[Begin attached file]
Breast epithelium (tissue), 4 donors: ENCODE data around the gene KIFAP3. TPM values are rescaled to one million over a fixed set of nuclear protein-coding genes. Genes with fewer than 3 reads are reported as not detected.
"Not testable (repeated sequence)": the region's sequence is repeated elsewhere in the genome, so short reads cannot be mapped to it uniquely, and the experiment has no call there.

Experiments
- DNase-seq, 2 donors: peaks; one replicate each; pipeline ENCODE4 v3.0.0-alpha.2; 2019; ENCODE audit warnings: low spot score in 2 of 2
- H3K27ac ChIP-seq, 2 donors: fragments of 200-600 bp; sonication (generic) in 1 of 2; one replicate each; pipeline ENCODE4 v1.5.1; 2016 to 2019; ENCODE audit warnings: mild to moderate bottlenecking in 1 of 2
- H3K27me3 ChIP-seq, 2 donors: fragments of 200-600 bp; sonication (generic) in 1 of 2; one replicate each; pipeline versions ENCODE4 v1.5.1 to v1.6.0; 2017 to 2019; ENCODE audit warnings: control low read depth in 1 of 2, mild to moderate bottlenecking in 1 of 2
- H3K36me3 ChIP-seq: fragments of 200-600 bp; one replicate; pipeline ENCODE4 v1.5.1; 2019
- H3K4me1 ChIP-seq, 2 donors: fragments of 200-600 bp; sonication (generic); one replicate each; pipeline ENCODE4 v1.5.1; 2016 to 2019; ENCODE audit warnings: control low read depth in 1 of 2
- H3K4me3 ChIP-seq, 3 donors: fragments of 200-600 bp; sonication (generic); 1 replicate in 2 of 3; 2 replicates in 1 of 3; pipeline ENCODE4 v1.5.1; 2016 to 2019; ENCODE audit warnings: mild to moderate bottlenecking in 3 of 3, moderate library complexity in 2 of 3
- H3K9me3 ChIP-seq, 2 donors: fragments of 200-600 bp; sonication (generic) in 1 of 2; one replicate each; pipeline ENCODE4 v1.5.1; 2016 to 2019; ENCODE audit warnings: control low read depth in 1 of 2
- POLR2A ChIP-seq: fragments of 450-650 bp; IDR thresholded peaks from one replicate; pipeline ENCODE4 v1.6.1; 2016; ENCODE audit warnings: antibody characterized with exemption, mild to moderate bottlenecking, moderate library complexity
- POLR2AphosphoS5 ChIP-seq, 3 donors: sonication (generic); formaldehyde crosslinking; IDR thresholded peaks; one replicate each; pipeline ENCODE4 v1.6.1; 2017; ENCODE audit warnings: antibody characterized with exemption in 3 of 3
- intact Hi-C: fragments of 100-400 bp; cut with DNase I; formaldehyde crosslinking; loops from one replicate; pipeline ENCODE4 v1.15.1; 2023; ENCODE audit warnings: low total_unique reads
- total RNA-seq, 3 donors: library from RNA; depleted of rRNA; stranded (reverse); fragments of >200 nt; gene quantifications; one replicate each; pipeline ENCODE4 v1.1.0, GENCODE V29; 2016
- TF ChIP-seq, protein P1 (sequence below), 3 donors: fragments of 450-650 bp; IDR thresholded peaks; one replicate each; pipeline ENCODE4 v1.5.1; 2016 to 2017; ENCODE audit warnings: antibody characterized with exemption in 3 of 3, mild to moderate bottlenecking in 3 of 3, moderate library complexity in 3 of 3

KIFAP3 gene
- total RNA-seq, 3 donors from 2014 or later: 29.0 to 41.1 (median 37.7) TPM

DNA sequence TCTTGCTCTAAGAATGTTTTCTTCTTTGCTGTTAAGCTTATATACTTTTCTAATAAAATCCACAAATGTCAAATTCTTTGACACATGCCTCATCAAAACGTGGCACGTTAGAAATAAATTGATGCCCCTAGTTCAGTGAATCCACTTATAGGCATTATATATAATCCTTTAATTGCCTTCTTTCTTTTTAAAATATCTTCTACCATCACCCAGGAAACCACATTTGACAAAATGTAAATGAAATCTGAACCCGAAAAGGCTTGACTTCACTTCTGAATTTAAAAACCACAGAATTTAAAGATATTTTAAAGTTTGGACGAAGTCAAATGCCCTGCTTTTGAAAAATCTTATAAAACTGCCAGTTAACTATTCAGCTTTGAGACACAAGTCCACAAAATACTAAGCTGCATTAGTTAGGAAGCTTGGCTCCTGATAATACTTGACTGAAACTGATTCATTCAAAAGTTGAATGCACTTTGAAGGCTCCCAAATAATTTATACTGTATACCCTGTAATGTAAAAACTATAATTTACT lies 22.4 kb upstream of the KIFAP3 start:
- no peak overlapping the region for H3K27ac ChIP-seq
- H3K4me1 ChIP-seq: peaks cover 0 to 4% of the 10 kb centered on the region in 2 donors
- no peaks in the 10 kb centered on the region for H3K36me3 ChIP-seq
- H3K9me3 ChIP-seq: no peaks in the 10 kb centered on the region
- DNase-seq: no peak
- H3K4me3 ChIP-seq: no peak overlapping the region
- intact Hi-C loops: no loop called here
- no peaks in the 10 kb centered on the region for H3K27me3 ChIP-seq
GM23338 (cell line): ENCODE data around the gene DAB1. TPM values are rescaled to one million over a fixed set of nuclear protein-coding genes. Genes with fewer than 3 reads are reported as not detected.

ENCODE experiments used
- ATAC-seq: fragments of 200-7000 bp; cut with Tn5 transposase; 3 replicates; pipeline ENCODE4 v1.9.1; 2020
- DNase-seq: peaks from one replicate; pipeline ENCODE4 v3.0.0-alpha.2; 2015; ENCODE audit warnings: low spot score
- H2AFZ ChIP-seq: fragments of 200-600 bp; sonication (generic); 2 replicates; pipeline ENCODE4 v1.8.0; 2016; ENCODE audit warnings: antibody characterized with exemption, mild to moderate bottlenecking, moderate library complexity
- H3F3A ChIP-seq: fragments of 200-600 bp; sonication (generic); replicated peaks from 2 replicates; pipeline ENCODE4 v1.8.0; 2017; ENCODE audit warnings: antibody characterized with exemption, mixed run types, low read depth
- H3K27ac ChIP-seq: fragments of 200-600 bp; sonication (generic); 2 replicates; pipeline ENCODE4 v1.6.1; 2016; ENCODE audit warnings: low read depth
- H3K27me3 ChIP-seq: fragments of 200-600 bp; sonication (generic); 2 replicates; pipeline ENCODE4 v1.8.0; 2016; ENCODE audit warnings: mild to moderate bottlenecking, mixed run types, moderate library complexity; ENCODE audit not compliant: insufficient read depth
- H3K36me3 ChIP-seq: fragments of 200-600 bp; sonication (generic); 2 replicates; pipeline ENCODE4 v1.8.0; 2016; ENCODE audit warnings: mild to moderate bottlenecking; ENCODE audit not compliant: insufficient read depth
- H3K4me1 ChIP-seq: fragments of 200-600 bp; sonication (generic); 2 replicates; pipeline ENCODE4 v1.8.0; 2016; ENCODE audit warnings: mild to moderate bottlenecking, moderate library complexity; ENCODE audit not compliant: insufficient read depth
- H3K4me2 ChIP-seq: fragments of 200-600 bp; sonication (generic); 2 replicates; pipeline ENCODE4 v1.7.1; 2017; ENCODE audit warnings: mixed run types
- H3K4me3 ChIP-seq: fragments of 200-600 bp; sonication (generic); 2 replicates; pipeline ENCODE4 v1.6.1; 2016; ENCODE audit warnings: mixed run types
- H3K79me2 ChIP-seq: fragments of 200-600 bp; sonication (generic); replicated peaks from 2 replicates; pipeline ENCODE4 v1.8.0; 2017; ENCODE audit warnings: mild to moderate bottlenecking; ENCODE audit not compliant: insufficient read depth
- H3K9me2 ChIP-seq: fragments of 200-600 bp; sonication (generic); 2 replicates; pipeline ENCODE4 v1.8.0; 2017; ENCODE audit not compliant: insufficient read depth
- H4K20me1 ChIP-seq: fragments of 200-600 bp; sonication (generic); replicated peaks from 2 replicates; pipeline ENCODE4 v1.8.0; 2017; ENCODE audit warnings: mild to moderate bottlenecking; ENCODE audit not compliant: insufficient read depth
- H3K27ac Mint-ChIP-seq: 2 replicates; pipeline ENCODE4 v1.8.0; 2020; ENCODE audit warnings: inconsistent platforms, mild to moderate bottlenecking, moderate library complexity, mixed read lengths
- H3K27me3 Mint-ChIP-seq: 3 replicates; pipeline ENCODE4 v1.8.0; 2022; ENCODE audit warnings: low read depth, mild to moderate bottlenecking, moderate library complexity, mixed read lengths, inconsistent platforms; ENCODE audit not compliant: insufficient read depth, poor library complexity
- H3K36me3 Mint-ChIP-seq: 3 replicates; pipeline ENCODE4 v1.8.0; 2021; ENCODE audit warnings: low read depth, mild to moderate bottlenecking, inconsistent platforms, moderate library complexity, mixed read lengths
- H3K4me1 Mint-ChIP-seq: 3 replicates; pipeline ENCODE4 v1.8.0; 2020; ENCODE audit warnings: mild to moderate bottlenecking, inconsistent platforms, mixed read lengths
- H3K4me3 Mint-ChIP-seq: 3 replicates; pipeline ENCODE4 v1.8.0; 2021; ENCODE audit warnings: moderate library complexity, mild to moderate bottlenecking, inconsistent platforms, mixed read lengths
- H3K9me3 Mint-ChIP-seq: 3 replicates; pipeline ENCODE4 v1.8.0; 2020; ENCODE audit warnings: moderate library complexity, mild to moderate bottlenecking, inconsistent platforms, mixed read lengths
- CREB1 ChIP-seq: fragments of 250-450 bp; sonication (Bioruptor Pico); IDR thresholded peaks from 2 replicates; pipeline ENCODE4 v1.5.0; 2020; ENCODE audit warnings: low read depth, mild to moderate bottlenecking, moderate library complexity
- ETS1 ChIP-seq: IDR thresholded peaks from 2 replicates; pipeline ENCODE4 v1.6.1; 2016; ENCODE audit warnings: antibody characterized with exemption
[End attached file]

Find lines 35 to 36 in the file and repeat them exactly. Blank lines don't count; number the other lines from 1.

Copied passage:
- H3K36me3 ChIP-seq: fragments of 200-600 bp; sonication (generic); 2 replicates; pipeline ENCODE4 v1.8.0; 2016; ENCODE audit warnings: mild to moderate bottlenecking; ENCODE audit not compliant: insufficient read depth
- H3K4me1 ChIP-seq: fragments of 200-600 bp; sonication (generic); 2 replicates; pipeline ENCODE4 v1.8.0; 2016; ENCODE audit warnings: mild to moderate bottlenecking, moderate library complexity; ENCODE audit not compliant: insufficient read depth